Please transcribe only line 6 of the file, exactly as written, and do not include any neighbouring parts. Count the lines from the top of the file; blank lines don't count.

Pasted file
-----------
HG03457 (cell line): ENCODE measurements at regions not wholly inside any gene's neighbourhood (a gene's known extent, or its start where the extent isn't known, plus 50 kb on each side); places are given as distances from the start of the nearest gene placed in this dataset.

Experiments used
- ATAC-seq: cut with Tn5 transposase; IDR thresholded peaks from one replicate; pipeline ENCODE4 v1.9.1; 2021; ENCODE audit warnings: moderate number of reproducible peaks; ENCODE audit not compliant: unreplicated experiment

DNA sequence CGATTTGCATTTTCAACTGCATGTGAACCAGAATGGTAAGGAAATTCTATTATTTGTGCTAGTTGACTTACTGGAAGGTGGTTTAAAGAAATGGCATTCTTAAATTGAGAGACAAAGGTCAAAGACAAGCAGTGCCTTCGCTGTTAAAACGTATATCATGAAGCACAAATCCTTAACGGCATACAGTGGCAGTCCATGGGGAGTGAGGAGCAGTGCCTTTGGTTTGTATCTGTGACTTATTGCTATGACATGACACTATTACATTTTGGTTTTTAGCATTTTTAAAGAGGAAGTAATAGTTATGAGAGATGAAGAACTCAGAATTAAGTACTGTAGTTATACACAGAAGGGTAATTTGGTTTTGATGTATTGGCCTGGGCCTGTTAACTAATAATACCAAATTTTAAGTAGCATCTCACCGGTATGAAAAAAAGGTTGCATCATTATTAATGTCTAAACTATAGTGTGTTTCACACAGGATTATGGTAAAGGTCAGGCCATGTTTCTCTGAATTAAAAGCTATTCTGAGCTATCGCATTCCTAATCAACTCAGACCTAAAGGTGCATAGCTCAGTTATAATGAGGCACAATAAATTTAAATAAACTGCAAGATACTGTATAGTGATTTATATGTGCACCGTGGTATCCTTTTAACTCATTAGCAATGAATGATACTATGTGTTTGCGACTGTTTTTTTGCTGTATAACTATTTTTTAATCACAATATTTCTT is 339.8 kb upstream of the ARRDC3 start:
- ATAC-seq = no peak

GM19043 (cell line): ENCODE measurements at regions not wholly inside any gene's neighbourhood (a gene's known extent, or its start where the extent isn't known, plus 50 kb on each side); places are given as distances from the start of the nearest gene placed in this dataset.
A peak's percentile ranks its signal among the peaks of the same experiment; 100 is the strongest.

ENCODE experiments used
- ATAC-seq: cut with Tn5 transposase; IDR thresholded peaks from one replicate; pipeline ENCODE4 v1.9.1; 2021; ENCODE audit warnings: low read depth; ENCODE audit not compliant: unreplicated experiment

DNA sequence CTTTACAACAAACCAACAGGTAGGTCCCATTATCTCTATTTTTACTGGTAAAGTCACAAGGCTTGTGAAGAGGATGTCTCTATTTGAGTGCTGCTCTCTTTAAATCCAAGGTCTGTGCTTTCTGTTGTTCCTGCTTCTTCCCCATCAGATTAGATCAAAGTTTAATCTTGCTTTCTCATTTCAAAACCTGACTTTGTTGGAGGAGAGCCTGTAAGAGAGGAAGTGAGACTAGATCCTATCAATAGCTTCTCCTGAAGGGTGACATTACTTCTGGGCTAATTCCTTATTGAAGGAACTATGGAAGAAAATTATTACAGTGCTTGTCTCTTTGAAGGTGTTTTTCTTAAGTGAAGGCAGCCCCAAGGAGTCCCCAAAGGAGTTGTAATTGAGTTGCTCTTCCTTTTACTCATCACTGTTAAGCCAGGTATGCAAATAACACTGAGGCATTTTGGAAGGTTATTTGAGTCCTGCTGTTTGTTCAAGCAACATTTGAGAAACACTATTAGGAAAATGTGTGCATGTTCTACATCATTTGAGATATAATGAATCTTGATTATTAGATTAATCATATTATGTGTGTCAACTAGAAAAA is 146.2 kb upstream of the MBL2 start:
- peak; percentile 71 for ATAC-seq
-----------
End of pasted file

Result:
GM19043 (cell line): ENCODE measurements at regions not wholly inside any gene's neighbourhood (a gene's known extent, or its start where the extent isn't known, plus 50 kb on each side); places are given as distances from the start of the nearest gene placed in this dataset.